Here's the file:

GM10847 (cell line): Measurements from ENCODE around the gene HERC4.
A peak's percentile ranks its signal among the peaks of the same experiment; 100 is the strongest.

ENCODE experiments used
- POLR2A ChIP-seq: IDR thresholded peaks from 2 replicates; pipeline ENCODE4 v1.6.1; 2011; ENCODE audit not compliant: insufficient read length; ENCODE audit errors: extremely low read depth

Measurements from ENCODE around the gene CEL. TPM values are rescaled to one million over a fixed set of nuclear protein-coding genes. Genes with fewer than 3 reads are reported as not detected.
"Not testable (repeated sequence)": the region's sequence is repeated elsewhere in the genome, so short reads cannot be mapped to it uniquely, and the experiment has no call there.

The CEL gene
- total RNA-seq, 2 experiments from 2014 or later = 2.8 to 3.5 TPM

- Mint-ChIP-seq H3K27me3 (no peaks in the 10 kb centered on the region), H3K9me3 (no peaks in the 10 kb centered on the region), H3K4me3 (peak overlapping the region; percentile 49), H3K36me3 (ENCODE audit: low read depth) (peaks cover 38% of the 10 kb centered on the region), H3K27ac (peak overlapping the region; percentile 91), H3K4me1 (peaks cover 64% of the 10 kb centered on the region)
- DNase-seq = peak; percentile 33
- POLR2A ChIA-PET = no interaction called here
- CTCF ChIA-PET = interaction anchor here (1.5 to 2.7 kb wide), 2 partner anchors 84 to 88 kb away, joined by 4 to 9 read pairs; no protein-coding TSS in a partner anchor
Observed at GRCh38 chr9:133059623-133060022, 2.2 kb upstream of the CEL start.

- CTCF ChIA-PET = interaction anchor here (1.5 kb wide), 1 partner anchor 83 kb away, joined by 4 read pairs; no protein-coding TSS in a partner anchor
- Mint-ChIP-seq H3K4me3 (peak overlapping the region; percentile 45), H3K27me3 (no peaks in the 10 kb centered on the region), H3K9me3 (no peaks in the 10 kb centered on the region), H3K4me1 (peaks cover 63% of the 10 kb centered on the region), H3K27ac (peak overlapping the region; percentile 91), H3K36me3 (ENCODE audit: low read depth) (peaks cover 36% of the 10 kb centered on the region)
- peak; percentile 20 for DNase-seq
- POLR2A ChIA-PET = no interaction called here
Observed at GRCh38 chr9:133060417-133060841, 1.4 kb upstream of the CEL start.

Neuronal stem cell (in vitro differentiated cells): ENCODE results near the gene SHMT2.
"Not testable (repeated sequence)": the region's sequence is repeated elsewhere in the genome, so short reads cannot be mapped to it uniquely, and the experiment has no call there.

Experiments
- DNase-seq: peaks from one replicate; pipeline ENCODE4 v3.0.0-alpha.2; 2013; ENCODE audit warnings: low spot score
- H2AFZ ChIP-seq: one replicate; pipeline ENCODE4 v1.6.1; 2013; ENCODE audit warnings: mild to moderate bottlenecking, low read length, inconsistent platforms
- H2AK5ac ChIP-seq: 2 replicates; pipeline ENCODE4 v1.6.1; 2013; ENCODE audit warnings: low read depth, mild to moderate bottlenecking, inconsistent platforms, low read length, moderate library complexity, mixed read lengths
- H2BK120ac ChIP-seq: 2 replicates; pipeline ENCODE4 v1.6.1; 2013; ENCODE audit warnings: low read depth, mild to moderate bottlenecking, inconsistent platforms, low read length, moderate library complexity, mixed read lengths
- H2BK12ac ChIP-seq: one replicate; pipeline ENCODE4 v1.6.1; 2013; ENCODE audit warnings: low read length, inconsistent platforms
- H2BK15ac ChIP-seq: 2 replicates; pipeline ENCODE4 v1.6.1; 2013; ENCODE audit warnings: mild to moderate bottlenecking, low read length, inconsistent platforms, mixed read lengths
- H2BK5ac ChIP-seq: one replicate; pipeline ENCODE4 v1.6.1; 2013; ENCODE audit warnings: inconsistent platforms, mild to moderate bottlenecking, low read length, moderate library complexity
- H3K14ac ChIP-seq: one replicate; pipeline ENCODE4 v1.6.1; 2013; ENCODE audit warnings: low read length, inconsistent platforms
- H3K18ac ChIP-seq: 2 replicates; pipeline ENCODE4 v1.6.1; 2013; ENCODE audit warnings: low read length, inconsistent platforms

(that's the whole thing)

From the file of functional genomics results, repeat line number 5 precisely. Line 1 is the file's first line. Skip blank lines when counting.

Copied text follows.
Measurements from ENCODE around the gene CEL. TPM values are rescaled to one million over a fixed set of nuclear protein-coding genes. Genes with fewer than 3 reads are reported as not detected.